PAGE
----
Yearly Archives: 2015

The School of Science appoints six faculty to named professorships [Source: Bendta Schroeder | School of Science, December 28, 2015] The School of Science announced that six of its faculty members have been appointed to named professorships this fall semester. The new appointments are: B. Gloria Choi, Samuel A. Goldblith […]

Simons Investigator Gloria Choi appointed to named professorship

[Source: Anne Trafton | MIT News Office, December 17, 2015] Neuroscientists link autism to reduced activity of key neurotransmitter in human brain. MIT and Harvard University neuroscientists have found a link between a behavioral symptom of autism and reduced activity of a neurotransmitter whose job is to dampen neuron excitation. The […]

Study finds altered brain chemistry in people with autism

[Source: Anne Trafton | MIT News, December 10, 2015] Neuroscientists unravel Shank3 gene’s role in autism and schizophrenia. Although it is known that psychiatric disorders have a strong genetic component, untangling the web of genes contributing to each disease is a daunting task. Scientists have found hundreds of genes that are […]

How one gene contributes to two diseases

[Source: MIT News, December 1, 2015]   Team re-engineers system to dramatically cut down on editing errors; improvements advance future human applications. The following is adapted from a press release issued today by the Broad Institute. Researchers at the Broad Institute of MIT and Harvard and the McGovern Institute for […]

MIT, Broad scientists overcome key CRISPR-Cas9 genome editing hurdle

[Source: BBC News, December 1, 2015]   Scientists say they have fine tuned a gene editing method to make it safer and more accurate – vital if it is to be used in humans to cure inherited diseases or inborn errors. The advance, outlined in Science Magazine, comes as world […]

Safer way to do gene editing

  Spectrum brings to you the most noteworthy news and analysis of advances in autism research in a way that explains the context and impact of each finding. The Spectrum wiki is intended to be a live collaboration, written and edited by researchers. Entries can include text, links, images, charts, […]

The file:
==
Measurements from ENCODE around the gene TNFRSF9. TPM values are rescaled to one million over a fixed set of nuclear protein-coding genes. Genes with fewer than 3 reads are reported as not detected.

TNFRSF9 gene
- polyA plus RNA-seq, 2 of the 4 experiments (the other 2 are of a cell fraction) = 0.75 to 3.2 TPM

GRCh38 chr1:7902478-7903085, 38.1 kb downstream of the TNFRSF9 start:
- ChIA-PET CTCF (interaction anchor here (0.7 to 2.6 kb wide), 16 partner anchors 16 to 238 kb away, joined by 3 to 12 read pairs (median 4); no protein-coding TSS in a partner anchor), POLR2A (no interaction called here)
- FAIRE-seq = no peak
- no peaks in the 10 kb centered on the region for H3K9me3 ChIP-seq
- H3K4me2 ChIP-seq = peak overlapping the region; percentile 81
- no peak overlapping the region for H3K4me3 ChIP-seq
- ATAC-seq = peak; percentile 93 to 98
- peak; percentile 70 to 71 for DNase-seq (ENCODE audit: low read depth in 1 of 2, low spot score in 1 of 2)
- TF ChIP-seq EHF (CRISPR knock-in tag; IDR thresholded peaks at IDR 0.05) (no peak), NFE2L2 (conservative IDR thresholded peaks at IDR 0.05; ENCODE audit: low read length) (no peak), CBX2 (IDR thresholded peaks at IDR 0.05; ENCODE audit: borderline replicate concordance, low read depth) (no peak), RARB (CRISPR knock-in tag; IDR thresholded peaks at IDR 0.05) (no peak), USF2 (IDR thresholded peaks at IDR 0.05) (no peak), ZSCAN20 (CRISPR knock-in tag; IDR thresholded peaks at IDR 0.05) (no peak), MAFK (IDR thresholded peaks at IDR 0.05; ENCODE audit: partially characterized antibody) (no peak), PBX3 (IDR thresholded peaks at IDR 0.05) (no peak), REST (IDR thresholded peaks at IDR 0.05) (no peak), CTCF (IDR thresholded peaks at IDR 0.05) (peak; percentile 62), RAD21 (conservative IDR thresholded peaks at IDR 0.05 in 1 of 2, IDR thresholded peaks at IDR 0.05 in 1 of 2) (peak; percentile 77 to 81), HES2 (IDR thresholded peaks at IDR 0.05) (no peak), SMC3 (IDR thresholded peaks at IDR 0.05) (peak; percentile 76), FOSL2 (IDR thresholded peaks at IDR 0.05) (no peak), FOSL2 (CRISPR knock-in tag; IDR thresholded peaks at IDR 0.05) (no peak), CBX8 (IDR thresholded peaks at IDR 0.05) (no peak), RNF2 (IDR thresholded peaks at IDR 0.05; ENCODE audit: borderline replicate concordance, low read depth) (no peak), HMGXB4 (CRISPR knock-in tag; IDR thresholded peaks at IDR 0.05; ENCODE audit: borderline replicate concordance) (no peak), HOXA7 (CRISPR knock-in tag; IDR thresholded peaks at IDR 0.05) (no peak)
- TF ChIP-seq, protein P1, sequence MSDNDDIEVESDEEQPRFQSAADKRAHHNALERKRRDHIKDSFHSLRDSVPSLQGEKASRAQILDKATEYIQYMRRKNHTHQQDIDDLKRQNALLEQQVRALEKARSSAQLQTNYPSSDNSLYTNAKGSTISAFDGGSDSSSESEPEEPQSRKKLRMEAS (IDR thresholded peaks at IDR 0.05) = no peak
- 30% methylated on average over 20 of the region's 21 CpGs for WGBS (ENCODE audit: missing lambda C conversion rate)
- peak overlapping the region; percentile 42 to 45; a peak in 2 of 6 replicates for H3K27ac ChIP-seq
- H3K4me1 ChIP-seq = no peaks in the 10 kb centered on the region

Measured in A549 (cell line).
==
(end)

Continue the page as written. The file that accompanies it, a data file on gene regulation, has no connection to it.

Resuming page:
Introducing Spectrum’s wiki for autism research

[Source: Smithsonian Magazine, November 19, 2015]   MIT neuroscientist Rebecca Saxe steps away from her research and places herself inside an MRI machine, alongside her infant son. The resulting image reflects differences in the size and substance of the two brains but also the universal symbol of love between a […]

MRI image becomes a tribute to motherhood

[Source: MIT News, November 9, 2015]   MIT researchers took home several awards last night at the 2016 Breakthrough Prize ceremony at NASA’s Ames Research Center in Mountain View, California. Edward Boyden, an associate professor of media arts and sciences, biological engineering, and brain and cognitive sciences, was one of five […]

Edward Boyden wins 2016 Breakthrough Prize in Life Sciences

[Source: Spectrum, November 2, 2015]   Electrically stimulating a particular circuit in the brain improves learning and memory in a mouse model of Rett syndrome. The findings, detailed 14 October in Nature, suggest that some of the cognitive problems associated with the syndrome are reversible1. Cognitive impairment is a core feature […]

Brain stimulation could ease memory problems in Rett syndrome

[Source: McGovern Institute for Brain Research, MIT, November 2, 2015] by Anne Trafton New protein nanoparticles allow scientists to track cells and interactions within them. MIT engineers have designed magnetic protein nanoparticles that can be used to track cells or to monitor interactions within cells. The particles, described today in […]

Engineers design magnetic cell sensors

[Source: Picower Institute for Learning and Memory, October 16, 2015] Taking advantage of genetic heterogeneity in autism and other neurodevelopmental disorders could lead to precision therapies. Genetic research suggests that hundreds of genes are likely risk factors for neurodevelopmental disorders such as autism. This heterogeneity presents both challenges and opportunities when it […]

Leveraging genetic diversity to drive precision medicine